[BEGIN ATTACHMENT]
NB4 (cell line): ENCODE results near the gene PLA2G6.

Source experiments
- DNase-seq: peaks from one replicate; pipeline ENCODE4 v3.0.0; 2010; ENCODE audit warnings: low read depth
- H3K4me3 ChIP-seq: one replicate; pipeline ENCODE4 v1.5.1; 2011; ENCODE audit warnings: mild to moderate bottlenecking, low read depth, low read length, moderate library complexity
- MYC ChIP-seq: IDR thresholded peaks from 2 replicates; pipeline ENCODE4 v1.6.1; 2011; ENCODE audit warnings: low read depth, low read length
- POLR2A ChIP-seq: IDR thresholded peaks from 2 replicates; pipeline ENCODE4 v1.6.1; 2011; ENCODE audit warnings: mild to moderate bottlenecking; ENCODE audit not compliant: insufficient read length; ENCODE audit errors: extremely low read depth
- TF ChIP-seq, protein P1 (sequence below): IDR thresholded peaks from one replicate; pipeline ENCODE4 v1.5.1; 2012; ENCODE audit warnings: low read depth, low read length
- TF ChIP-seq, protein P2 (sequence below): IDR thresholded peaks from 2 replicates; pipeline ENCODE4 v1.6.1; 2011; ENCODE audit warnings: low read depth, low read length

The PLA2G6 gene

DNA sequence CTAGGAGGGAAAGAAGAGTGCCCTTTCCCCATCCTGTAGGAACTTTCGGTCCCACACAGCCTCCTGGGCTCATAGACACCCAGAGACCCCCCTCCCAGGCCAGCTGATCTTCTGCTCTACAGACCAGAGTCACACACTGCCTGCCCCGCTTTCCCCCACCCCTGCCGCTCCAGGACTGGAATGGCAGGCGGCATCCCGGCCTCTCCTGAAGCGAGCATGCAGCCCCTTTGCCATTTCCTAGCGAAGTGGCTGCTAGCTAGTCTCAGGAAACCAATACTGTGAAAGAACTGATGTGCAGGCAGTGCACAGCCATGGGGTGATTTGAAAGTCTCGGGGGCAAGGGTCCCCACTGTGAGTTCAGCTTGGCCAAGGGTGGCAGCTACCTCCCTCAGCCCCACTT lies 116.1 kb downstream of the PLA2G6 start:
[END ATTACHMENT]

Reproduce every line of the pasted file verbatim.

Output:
NB4 (cell line): ENCODE results near the gene PLA2G6.

Source experiments
- DNase-seq: peaks from one replicate; pipeline ENCODE4 v3.0.0; 2010; ENCODE audit warnings: low read depth
- H3K4me3 ChIP-seq: one replicate; pipeline ENCODE4 v1.5.1; 2011; ENCODE audit warnings: mild to moderate bottlenecking, low read depth, low read length, moderate library complexity
- MYC ChIP-seq: IDR thresholded peaks from 2 replicates; pipeline ENCODE4 v1.6.1; 2011; ENCODE audit warnings: low read depth, low read length
- POLR2A ChIP-seq: IDR thresholded peaks from 2 replicates; pipeline ENCODE4 v1.6.1; 2011; ENCODE audit warnings: mild to moderate bottlenecking; ENCODE audit not compliant: insufficient read length; ENCODE audit errors: extremely low read depth
- TF ChIP-seq, protein P1 (sequence below): IDR thresholded peaks from one replicate; pipeline ENCODE4 v1.5.1; 2012; ENCODE audit warnings: low read depth, low read length
- TF ChIP-seq, protein P2 (sequence below): IDR thresholded peaks from 2 replicates; pipeline ENCODE4 v1.6.1; 2011; ENCODE audit warnings: low read depth, low read length

The PLA2G6 gene

DNA sequence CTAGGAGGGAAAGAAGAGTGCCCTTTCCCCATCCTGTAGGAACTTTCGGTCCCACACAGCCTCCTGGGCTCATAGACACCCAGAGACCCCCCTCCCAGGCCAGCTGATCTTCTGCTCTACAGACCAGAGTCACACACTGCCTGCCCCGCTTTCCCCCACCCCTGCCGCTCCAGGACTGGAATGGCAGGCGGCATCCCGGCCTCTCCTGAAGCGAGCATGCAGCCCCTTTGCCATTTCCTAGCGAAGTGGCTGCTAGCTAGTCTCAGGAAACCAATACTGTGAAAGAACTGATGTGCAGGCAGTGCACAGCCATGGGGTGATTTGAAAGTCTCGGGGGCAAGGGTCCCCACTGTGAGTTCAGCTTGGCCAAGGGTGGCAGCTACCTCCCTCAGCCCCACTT lies 116.1 kb downstream of the PLA2G6 start: